British Journalism and the Search for the Truth

Rajneesh Narula

(Another in my occasional essay series)

http://narula.unu-merit.nl/essays.html

 

This Valentines Day I picked up a whole pile of newspapers, because I had a sudden craving to see yet another photograph of Shilpa Shetty, former Bollywood Star, and Holy Mother of the Crusade Against Racism Amongst Second-Rate British Celebrities. Disappointed by the uncharacteristic absence of pictures of Her Holiness, I began instead to read an article in The Observer entitled, ’The 50 men who understand women best’. As my eyes drifted down the list, I must admit I was not completely surprised to see my name firmly embedded at number 13.  Just before some fashion designer, but obviously outclassed by men such as George Clooney and Daniel Craig, and the guy who invented the pill.  It’s flattering to be in such august company, and to be described thus: ‘Although not quite as well known, suave or good looking as some of the others listed here, Rajneesh Narula…(blah blah) … this is one man who gets an A+ from us for the sheer effort he has put into unravelling the complexities of the opposite sex... in touch with his feelings, secure enough not to be threatened by being sensitive and sharing. We wish there more men out there like him.’

 

What a nice valentine’s day present, I thought to myself, mentally planning how –once news of my availability permeated London society – I would juggle my evenings between Rani Mukherjee, Natalie Umbruglia and Beyonce with the demands of my work.

 

Ok so I am kidding. I wasn’t number 13.  I was number 5.

 

Ok, ok, fine, I didn’t make the list at all. But I do feel aggrieved that my efforts to understand the female psyche are not acknowledged by thinking people everywhere, suffering as I have done over the years in response to the rather complex and ever-shifting whims of most women I have known. I feel as if I have given of my soul, that I have been in touch with my feminine side (while at the same time maintaining a certain degree of testosterone driven alpha male behaviour), only to suffer trauma after trauma at the hands of the female population in general, largely unappreciated, and (mostly) unloved.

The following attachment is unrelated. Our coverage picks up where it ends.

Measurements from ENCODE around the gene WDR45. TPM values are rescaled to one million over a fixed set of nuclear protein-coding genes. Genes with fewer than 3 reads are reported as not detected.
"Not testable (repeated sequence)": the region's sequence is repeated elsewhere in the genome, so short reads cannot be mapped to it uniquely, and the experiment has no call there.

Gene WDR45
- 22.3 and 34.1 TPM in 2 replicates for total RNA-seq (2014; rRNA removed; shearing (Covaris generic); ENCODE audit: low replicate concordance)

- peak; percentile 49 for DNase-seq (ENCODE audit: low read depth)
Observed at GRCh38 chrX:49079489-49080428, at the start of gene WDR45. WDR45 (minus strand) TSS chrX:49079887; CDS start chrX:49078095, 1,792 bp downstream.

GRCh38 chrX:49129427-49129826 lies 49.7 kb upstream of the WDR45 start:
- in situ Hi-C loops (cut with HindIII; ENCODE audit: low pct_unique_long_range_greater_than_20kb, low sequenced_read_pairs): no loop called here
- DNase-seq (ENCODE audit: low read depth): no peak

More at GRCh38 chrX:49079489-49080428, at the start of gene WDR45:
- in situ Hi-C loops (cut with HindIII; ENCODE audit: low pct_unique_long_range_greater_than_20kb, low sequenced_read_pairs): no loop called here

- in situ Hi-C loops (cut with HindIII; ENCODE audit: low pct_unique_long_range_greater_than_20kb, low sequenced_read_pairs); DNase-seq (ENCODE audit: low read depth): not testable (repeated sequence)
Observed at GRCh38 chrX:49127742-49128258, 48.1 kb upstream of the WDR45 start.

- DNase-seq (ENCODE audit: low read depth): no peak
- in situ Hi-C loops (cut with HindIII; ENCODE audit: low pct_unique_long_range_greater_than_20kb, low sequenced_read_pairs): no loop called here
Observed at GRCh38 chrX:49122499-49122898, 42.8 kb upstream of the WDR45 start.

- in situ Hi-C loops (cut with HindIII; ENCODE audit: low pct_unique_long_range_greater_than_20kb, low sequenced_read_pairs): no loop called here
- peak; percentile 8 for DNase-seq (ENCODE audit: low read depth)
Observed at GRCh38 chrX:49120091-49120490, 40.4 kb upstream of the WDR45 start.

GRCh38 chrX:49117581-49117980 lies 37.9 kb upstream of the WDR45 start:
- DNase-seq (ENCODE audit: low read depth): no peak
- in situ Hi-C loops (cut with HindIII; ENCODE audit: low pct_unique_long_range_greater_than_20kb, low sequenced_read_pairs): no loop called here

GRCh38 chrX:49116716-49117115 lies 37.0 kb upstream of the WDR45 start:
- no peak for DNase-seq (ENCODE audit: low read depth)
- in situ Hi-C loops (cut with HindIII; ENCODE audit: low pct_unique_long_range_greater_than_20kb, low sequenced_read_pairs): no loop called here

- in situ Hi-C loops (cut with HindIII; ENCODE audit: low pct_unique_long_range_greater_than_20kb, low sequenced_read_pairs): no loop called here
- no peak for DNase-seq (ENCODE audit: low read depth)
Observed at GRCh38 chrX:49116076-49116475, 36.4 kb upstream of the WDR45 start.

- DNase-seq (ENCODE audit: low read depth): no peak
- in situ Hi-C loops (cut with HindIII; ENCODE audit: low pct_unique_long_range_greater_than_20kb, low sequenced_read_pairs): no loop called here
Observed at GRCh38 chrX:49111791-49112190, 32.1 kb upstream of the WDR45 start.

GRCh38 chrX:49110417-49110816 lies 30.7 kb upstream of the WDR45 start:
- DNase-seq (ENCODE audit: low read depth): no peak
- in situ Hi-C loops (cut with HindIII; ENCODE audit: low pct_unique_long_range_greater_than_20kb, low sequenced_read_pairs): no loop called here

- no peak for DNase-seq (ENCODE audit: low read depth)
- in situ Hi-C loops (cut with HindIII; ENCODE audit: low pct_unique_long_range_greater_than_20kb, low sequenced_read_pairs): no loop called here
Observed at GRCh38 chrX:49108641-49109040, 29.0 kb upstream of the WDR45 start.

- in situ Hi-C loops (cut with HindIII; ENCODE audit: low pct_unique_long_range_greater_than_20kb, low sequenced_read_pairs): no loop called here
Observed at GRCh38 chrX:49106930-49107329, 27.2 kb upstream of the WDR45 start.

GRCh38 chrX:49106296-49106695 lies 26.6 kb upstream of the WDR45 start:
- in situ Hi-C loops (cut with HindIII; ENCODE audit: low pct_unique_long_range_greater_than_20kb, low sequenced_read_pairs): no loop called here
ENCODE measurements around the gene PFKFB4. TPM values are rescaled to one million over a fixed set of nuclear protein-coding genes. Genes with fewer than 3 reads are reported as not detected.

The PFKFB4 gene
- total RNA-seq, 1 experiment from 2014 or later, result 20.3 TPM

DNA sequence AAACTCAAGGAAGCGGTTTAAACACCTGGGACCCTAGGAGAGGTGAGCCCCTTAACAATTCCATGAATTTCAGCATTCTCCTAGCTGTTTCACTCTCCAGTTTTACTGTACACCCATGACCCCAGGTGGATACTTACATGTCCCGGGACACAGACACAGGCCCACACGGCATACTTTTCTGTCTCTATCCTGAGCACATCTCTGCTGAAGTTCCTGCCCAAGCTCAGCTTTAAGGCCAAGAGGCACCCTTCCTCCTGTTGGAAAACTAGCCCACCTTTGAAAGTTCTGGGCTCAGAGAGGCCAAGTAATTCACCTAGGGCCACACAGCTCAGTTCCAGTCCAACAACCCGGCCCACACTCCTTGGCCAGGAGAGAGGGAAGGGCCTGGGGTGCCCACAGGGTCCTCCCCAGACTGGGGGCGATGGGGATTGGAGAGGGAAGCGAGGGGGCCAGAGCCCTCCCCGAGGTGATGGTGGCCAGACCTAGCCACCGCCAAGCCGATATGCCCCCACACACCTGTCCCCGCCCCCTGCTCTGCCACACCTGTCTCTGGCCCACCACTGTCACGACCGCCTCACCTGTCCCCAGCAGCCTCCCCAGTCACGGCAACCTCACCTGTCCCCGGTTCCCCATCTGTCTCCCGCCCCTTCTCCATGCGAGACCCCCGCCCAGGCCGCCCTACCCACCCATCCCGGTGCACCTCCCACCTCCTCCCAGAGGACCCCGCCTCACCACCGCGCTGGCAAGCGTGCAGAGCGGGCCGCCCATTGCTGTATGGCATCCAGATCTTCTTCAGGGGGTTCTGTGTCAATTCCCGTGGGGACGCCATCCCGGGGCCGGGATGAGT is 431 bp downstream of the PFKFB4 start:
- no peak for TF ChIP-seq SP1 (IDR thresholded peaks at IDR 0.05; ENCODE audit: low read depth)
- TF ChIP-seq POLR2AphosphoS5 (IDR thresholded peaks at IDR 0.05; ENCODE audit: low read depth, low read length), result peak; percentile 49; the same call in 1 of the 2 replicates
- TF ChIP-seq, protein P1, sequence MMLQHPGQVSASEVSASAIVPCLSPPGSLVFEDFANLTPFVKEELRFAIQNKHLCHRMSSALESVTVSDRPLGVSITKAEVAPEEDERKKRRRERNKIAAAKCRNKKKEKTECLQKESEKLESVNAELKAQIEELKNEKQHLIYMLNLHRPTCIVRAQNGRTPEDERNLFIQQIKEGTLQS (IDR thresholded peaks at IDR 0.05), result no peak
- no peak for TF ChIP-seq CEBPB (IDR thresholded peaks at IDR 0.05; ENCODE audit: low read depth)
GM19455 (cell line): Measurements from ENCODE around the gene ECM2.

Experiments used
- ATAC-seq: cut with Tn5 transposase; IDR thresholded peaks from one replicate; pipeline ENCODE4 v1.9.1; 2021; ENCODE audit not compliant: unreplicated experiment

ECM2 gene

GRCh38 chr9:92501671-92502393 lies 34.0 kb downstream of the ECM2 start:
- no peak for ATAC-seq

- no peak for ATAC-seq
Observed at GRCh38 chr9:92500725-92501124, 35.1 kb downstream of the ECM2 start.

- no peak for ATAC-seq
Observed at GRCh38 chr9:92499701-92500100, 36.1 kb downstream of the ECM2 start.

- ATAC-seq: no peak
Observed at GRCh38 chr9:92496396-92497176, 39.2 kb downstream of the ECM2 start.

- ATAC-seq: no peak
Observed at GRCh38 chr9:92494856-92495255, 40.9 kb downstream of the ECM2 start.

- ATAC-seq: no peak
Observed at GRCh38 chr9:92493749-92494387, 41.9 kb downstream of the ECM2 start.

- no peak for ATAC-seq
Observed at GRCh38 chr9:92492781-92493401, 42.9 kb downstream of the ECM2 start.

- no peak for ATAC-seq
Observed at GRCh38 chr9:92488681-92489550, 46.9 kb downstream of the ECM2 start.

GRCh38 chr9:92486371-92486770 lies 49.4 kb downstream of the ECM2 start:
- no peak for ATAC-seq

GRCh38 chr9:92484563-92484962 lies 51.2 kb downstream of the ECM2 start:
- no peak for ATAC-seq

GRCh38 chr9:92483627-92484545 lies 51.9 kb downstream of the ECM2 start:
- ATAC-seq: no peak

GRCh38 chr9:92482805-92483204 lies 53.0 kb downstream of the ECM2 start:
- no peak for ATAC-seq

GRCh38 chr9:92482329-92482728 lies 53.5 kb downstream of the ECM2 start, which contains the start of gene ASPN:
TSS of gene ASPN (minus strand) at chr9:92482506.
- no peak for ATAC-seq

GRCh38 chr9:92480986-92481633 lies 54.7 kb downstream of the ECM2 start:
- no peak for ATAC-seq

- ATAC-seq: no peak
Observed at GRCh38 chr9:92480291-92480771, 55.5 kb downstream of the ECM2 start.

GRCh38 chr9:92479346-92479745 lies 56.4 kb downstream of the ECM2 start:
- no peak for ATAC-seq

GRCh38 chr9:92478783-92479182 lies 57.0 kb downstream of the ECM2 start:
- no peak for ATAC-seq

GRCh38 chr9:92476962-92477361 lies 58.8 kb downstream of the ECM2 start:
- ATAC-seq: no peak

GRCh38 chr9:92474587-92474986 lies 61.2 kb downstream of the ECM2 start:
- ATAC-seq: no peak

Now, as you are all probably aware, I take every word printed by British newspapers as gospel - as one should -  because everyone knows the Brits are into understatement, and in no way engage in vulgar hyperbole or exaggeration (unlike their American cousins). They would rather go bankrupt than print unfounded rumours, gossip, tasteless photographs, or indeed anything that is not scientifically accurate. In short, British newspapers are the fountain of all knowledge, and maintain the highest standards of journalistic integrity.

 

So I took my exclusion from this list very seriously indeed, and decided to search for the causes of my general lack of appeal to the opposite sex, striving to answer that most elusive of questions: what do women want? And why am I not providing it?

 

Now as everyone also knows, women are not at all superficial: Scientific journals (such as Vogue and Cosmo) insist that women everywhere prefer brains to brawn (and bemoan the shortage of such intelligent conversationalists in society), so I felt, what with the PhD and all, I would be In Like Flint, the Cats Pyjama’s, Prime Property, A Valuable Asset.

 

Now, to compound this argument, I read an article in the Daily Mail (an intellectual newspaper of the highest probity) explaining that the body hair is directly correlated with intelligence. Note that as an undergraduate I was occasionally referred to as ‘the missing link’, so frankly, my IQ should be second to none. And if women crave intelligence, then I should really need bodyguards and a social secretary. Clearly this was a case of market failure – women everywhere simply had no clue what they were missing, simply because they did not know I was available. I decided to market myself on a very respectable British dating website, pointing out (subtly; we are in England after all) the hirsute issue and the immense over-supply of grey matter that I represent.  I must sadly report that there were no takers whatsoever.